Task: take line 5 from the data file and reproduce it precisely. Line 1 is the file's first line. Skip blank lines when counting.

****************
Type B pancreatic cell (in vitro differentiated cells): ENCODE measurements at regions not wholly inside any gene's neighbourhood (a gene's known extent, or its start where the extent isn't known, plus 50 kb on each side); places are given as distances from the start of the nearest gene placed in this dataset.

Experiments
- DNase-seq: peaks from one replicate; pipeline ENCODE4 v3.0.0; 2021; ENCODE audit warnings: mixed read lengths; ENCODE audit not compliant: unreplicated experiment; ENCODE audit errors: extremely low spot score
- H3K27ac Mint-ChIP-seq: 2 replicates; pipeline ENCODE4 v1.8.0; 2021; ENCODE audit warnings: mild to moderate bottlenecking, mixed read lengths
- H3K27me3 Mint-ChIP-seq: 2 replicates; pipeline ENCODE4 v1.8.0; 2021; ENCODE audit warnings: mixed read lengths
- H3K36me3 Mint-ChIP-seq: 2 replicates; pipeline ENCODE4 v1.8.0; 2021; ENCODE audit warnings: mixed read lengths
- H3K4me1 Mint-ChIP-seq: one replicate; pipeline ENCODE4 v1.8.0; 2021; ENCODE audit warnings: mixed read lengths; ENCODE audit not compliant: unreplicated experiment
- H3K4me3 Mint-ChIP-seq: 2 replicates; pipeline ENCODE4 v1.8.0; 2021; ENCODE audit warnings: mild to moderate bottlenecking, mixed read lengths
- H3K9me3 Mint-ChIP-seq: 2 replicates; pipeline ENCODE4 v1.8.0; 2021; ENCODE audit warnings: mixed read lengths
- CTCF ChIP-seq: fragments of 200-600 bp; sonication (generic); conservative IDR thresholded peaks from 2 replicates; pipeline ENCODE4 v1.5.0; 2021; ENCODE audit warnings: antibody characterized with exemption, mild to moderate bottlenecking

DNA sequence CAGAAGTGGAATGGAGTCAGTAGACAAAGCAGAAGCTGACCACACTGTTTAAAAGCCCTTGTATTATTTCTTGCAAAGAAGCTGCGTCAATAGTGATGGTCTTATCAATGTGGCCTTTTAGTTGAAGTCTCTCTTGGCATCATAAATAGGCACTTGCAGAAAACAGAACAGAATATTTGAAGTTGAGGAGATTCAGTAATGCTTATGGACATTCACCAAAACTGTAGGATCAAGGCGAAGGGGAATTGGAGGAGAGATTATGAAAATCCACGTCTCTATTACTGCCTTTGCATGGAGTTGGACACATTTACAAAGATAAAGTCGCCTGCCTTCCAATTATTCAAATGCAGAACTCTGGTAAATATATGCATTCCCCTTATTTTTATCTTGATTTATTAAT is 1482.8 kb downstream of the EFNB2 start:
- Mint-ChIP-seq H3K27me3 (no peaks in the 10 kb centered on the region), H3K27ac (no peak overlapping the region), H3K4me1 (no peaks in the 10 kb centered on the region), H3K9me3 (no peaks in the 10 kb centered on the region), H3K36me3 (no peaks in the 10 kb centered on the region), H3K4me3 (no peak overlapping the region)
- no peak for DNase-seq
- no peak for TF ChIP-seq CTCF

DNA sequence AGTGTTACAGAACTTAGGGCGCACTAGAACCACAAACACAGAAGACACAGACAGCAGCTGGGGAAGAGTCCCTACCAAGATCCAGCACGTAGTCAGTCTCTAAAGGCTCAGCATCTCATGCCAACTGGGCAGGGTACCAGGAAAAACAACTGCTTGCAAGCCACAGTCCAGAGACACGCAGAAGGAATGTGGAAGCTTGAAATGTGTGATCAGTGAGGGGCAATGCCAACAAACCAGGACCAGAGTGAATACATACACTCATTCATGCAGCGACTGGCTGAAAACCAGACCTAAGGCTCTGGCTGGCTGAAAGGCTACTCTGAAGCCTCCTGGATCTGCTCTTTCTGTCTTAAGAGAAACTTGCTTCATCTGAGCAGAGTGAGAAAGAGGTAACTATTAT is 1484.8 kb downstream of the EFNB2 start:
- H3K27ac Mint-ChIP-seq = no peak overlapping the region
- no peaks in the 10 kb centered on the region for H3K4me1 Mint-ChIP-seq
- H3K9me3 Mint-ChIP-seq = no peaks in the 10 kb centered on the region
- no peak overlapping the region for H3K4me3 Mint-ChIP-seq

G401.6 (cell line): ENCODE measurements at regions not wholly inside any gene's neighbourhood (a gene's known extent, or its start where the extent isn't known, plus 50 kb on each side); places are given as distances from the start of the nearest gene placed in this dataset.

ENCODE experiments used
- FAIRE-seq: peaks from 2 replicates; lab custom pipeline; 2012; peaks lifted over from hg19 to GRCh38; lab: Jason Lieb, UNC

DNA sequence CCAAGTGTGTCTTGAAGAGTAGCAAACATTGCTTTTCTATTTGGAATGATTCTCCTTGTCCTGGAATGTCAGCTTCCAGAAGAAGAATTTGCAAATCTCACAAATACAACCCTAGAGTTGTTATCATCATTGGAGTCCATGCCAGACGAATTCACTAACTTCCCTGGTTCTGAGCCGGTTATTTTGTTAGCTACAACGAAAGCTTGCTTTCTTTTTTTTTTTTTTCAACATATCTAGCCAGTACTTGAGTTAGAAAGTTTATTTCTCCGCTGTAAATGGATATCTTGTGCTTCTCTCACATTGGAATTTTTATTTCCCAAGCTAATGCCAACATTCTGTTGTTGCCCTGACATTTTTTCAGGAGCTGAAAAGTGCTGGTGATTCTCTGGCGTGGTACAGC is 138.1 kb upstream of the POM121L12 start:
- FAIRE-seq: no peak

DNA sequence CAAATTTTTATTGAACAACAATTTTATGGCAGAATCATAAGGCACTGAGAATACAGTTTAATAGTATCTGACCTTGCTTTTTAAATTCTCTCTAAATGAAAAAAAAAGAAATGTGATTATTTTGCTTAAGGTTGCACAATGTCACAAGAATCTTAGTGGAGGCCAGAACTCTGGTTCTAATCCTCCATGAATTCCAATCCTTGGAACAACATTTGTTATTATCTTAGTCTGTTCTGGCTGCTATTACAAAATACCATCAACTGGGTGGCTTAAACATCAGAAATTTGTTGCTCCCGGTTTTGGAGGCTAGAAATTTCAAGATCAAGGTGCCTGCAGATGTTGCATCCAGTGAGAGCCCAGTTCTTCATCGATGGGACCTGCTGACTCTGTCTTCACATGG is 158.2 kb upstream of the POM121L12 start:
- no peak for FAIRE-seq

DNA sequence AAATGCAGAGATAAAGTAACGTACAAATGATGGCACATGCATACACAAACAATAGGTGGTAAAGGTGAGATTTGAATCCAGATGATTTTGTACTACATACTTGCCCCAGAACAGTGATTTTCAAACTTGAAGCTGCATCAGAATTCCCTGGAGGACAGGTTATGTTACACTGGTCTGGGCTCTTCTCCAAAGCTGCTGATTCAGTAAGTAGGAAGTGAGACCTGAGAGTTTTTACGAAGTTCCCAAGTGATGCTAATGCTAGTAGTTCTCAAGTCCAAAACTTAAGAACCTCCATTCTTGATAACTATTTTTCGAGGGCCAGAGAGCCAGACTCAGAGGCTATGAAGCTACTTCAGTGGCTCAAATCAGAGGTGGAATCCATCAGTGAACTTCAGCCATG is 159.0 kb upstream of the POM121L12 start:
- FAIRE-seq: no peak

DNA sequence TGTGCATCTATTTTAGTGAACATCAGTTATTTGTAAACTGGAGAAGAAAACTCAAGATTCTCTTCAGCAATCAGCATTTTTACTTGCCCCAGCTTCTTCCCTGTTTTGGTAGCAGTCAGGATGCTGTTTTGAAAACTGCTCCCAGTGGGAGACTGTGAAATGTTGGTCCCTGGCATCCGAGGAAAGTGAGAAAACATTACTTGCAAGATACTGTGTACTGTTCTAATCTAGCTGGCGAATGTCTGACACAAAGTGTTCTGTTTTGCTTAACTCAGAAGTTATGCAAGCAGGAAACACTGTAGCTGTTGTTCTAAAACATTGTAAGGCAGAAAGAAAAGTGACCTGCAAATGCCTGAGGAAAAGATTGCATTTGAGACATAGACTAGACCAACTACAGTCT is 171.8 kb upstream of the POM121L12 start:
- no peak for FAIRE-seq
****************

- H3K27me3 Mint-ChIP-seq: 2 replicates; pipeline ENCODE4 v1.8.0; 2021; ENCODE audit warnings: mixed read lengths